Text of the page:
Background. In order to identify those age-related factors in the development of coronary atherosclerosis that would affect the stability of the plaque system, we have developed idealized, finite-element, cross-sectional models of the arterial wall and associated lesions, derived from population-based data. Methods. The physical development and morphology of coronary plaques was documented in the Pathobiological Determinants of Atherosclerosis in Youth histological study. Using this database, finite-element analysis models were created for five age groups (15-19, 20-24, 25-29 and 30-34 years) and for the 25 largest lesions. Cosmos (Structural Research, Inc., Los Angeles, California, USA) was used to create and analyze the models. Results. The area of greatest stress shifted from the intima opposite the lesion in the 15-19 years age group to the edge of the cap and adjacent healthy tissue in the later age groups. Increasing age had a strong positive correlation with the shoulder stress level (r = 0.95) and the per cent stenosis correlated well with shoulder stress (r = 0.99, P < 0.002). Increasing the cap stiffness from a soft cap to a fibrous cap in the 30-34 year age group model resulted in a localized increase in shoulder surface stress by 10%. A calcified cap increased this shoulder surface stress by 30%. Conclusions. This finite-element analysis of the population-based data shows that the increase in stress appears to be closely related to the impaired load-bearing capability of the lipid pool that develops with age. The shoulder area of the lesion has been shown to be the location of most of the plaque fractures.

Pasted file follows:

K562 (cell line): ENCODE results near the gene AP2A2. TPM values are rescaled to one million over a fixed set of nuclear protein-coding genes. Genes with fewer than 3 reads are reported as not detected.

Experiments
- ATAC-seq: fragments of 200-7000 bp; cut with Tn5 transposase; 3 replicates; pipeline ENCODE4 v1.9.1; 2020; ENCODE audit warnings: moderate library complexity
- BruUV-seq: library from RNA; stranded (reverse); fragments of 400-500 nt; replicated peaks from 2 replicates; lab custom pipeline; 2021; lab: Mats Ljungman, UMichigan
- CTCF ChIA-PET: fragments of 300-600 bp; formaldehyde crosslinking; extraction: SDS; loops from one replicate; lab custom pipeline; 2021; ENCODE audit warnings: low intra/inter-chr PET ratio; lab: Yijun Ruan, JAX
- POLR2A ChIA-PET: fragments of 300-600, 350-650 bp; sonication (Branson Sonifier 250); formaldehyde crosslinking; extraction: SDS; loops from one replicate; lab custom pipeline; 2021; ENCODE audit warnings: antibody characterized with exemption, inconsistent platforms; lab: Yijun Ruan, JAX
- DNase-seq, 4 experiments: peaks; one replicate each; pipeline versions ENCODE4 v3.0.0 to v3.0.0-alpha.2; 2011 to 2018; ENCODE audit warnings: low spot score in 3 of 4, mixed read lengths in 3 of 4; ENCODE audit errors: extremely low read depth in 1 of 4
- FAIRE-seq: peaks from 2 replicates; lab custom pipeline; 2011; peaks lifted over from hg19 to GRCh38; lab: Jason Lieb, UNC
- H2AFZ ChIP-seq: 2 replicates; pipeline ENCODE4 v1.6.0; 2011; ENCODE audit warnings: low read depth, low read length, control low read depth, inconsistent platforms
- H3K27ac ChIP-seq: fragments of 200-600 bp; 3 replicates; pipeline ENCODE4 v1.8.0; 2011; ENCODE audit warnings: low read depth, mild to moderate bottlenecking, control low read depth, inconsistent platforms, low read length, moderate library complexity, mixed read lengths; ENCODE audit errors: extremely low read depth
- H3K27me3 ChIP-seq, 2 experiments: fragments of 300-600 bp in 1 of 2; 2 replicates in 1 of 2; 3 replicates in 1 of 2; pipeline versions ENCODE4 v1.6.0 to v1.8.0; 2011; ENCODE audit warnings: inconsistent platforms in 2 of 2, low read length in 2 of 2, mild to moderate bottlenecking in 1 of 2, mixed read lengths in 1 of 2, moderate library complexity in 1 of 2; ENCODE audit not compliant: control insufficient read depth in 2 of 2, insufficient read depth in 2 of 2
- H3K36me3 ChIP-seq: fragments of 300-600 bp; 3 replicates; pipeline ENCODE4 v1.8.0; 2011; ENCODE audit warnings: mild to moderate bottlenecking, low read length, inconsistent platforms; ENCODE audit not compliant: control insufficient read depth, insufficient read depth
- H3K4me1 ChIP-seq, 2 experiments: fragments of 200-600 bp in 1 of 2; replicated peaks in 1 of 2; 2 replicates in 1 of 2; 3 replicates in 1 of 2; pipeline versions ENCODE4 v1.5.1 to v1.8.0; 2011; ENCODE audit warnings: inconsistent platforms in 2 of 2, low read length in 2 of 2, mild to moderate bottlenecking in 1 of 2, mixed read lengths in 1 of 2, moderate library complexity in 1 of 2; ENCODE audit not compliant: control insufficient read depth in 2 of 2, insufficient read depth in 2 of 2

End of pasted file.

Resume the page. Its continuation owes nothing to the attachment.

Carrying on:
- Computer simulation
- Coronary disease
ASJC Scopus subject areas
- Cardiology and Cardiovascular Medicine